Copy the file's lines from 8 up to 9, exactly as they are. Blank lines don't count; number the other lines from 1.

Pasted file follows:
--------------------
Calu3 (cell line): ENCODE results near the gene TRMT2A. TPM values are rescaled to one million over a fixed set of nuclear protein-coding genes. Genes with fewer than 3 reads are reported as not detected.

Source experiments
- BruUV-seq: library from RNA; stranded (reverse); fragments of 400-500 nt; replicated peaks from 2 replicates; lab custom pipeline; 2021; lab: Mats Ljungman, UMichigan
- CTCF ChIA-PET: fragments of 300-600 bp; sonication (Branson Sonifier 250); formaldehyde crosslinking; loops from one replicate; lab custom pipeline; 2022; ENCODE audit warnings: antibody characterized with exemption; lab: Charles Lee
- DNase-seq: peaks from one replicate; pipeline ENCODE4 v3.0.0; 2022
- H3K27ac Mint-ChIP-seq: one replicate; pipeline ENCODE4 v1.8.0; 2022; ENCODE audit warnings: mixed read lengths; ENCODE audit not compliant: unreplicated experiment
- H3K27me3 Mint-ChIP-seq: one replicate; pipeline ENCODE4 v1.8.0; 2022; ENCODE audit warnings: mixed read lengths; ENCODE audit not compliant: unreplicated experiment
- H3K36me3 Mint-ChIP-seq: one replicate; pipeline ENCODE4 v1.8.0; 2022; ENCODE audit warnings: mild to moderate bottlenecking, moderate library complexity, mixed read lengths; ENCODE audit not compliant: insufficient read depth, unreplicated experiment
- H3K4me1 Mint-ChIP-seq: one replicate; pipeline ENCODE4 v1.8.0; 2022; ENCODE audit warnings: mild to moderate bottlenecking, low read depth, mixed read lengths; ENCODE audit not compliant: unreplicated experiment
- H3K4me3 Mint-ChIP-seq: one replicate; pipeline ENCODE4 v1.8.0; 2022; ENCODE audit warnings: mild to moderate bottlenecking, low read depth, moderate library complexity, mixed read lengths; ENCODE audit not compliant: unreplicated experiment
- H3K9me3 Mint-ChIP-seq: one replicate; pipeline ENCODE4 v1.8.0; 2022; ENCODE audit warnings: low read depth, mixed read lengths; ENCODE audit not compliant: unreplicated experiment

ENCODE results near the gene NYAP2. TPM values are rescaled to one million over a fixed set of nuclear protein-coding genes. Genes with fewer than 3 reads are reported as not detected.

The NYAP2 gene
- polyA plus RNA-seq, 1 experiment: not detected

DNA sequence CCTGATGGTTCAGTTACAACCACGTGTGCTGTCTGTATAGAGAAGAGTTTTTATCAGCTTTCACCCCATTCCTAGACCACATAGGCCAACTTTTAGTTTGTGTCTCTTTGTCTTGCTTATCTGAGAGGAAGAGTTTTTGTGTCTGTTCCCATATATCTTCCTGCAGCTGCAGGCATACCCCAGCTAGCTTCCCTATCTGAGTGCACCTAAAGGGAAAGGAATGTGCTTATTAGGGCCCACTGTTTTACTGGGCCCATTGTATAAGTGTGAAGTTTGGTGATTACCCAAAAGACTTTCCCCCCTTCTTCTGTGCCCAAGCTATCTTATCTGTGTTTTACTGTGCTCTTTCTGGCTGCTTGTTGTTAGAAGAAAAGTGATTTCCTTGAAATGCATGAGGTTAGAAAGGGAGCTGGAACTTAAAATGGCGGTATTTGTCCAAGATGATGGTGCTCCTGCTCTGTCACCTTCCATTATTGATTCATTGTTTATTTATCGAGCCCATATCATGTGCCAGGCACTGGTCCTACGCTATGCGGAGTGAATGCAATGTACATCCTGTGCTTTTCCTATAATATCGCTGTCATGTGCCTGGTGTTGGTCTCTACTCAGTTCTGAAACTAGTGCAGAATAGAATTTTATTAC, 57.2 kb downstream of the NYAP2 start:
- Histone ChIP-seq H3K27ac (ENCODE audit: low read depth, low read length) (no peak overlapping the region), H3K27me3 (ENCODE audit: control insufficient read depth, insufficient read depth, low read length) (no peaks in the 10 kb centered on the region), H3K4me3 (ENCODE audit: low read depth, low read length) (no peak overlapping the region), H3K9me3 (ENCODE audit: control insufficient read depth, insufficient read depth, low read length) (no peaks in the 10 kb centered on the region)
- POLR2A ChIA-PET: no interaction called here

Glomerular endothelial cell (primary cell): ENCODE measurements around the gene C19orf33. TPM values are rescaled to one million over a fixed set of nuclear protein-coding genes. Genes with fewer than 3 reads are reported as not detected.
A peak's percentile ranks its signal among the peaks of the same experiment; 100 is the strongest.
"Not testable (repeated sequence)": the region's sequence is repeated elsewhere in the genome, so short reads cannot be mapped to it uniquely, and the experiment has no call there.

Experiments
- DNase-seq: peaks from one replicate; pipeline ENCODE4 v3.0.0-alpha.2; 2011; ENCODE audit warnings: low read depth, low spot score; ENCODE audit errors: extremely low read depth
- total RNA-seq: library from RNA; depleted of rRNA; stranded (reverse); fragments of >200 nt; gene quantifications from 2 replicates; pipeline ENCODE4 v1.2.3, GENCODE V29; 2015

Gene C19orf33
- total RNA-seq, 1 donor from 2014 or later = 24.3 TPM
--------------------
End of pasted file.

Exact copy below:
- H3K36me3 Mint-ChIP-seq: one replicate; pipeline ENCODE4 v1.8.0; 2022; ENCODE audit warnings: mild to moderate bottlenecking, moderate library complexity, mixed read lengths; ENCODE audit not compliant: insufficient read depth, unreplicated experiment
- H3K4me1 Mint-ChIP-seq: one replicate; pipeline ENCODE4 v1.8.0; 2022; ENCODE audit warnings: mild to moderate bottlenecking, low read depth, mixed read lengths; ENCODE audit not compliant: unreplicated experiment